Despite being part of China’s Belt and Road Initiative and enjoying growth in trade and investments, Bangladesh refuses to be China’s lackey.
Recently, when Chinese Foreign Minister Wang Yi expressed his desire to visit Dhaka in the first week of August, his Bangladeshi counterpart AK Abdul Momen categorically asked him to reschedule his visit due to his scheduled official engagements in New York and Cambodia, Bangladesh Live News reported citing Daily Star.
Momen conveyed to Wang through diplomatic channels that he should arrive in Bangladesh in the second week of August.
Earlier in May 2021, the Bangladesh government gave China’s envoy to Dhaka, Li Jiming a soulful lecture and asked him to maintain “decency and decorum” after he warned Dhaka from a public platform to desist from joining the Quadrilateral Group.
“Obviously it will not be a good idea for Bangladesh to participate in this small club of four because it will substantially damage our bilateral relationship,” China’s Ambassador to Dhaka, Li Jiming warned Bangladesh at a meeting organised by the Diplomatic Correspondents Association on May 12, 2021.
As expected, it was followed by the Bangladesh Foreign Ministry’s strongly-worded statement.
“As a sovereign country, Bangladesh will determine the course of its foreign policy in the interest of its people,” Momen said in a sharply worded riposte.
These lines depict that Bangladesh will not compromise with its national interest howsoever strong be it financial or other allurements from China, reported Bangladesh Live News.
Meanwhile, between 2011 and 2021, China invested USD 10 billion in infrastructure in Bangladesh but according to some media reports, Beijing had missed fulfilling the promises on several deals signed during President Xi Jinping’s visit to Dhaka in October 2016.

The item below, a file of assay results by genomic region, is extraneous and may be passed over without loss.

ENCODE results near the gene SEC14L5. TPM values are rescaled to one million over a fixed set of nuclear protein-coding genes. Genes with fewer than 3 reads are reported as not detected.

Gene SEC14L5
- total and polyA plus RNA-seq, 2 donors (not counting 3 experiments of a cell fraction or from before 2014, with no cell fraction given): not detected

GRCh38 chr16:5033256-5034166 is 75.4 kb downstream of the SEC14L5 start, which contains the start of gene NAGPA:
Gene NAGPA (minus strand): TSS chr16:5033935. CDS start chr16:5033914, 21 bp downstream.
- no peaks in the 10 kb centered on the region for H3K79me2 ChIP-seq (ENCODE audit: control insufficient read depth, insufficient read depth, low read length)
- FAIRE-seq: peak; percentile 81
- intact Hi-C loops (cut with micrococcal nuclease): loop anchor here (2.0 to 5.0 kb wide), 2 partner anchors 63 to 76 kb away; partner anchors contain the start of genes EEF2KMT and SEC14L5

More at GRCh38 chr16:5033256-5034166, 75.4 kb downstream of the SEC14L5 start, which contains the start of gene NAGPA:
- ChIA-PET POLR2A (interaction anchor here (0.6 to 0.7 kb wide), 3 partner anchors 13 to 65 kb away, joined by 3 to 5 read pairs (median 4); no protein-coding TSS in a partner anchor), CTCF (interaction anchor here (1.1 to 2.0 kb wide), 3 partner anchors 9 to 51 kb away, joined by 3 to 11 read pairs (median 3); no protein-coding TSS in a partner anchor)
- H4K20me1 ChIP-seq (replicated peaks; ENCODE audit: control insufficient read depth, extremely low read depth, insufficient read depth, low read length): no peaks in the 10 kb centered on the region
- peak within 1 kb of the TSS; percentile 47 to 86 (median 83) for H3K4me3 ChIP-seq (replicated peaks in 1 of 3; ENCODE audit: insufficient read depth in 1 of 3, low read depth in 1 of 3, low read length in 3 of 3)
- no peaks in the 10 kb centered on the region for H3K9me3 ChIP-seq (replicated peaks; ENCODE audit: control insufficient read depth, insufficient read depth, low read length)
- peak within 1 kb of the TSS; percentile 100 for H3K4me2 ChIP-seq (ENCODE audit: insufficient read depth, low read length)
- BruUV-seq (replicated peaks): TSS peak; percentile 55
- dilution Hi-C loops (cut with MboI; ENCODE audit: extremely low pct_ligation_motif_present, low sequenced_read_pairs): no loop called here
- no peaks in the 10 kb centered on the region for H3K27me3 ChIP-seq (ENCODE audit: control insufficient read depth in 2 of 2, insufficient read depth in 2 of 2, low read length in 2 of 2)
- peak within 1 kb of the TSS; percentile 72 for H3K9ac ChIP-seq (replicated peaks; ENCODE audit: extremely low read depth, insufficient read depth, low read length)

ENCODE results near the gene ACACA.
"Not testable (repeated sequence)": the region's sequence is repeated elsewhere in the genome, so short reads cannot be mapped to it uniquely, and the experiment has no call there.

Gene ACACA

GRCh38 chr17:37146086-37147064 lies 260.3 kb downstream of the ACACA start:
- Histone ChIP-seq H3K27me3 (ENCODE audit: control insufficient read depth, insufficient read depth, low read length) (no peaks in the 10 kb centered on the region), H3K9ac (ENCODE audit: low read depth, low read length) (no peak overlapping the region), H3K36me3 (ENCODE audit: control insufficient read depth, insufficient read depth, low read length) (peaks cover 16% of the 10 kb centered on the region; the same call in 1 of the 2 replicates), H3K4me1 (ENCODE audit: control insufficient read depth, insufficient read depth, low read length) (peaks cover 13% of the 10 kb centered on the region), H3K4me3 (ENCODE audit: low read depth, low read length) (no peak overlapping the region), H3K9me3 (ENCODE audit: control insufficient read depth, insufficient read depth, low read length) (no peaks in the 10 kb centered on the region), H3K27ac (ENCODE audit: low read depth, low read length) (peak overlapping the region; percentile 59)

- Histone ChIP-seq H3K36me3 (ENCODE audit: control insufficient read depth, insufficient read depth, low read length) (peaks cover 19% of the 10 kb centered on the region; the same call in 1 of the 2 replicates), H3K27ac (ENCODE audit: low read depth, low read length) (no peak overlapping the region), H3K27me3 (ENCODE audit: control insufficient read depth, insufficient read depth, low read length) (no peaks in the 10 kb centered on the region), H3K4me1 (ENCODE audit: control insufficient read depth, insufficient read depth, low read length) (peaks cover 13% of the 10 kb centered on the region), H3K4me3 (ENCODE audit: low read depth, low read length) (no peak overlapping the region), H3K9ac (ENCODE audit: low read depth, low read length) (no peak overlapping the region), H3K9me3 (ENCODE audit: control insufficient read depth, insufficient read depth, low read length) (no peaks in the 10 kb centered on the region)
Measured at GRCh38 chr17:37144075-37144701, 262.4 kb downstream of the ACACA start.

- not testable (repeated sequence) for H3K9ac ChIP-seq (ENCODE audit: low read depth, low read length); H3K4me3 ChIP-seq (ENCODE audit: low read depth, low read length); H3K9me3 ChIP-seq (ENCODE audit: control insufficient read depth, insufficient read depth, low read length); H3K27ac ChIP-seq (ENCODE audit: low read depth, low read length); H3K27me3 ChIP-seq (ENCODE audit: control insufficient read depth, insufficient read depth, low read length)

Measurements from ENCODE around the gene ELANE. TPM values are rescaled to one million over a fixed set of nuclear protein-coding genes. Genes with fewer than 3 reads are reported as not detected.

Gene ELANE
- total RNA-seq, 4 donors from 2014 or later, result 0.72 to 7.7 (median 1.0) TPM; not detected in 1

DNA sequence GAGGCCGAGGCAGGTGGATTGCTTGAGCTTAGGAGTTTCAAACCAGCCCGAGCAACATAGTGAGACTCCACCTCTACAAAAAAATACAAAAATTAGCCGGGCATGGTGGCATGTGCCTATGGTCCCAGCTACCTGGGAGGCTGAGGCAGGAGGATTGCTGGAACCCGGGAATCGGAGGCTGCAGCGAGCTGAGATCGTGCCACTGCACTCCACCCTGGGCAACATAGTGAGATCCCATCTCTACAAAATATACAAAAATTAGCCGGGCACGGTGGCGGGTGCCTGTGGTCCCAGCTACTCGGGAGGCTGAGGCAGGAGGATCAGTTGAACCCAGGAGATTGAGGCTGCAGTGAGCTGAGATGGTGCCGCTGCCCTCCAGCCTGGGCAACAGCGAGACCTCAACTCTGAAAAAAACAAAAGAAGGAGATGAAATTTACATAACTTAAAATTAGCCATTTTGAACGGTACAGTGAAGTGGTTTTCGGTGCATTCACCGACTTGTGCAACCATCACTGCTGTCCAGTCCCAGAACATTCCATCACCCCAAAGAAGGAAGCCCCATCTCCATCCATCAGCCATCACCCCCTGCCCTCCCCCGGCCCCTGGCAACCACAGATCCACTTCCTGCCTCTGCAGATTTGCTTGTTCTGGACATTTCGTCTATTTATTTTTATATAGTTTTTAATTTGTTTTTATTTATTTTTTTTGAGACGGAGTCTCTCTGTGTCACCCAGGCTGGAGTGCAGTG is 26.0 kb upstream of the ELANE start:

After missing several deadlines, work on Karnaphuli multiple road tunnel project in Bangladesh’s Chittagong district, inaugurated by Chinese President Xi Jinping virtually in 2017, started in 2020.
Being built by China Communication and Construction Company Limited, the 9.3 km long tunnel project would be completed not before 2023, said the Daily Star in its recent report.
On August 6, the Chinese Foreign Minister arrived in Dhaka and signed four Memorandum of Understanding (MoUs) and agreements to boost cooperation between the two countries.
Earlier on China-Taiwan tension, Momen said it is closely following the developments in the Taiwan Strait and urges all parties concerned to exercise utmost restraint and refrain from any actions that may aggravate tensions and undermine peace and stability in the region and beyond, according to Bangladesh Live News.
“Bangladesh reiterates her firm adherence to the One China policy and urges the parties concerned to resolve their differences in accordance with the UN Charter and through dialogue,” the Bangladesh Foreign Ministry said in a statement.
On the economic front too, the two countries are not on the same page. The South Asian country, which avoids becoming another Sri Lanka or Pakistan economically, is these days negotiating with the IMF for funds to manage the rising import costs.
This comes even as Bangladesh’s finance minister warned that developing countries must think twice about taking more loans through China’s Belt and Road Initiative as global inflation and slowing growth add to the strains on indebted emerging markets.
According to Financial Times, AHM Mustafa Kamal said Beijing needed to be more rigorous in evaluating its loans amid concern that poor lending decisions risked pushing countries into debt distress.
He pointed to Sri Lanka, where Chinese-backed infrastructure projects that failed to generate returns had exacerbated a severe economic crisis.
“Whatever the situation [that] is going on worldwide, everybody will be thinking twice to agree to this project,” he said in an interview, referring to BRI. “Everybody is blaming China. China cannot disagree. It’s their responsibility.” he said.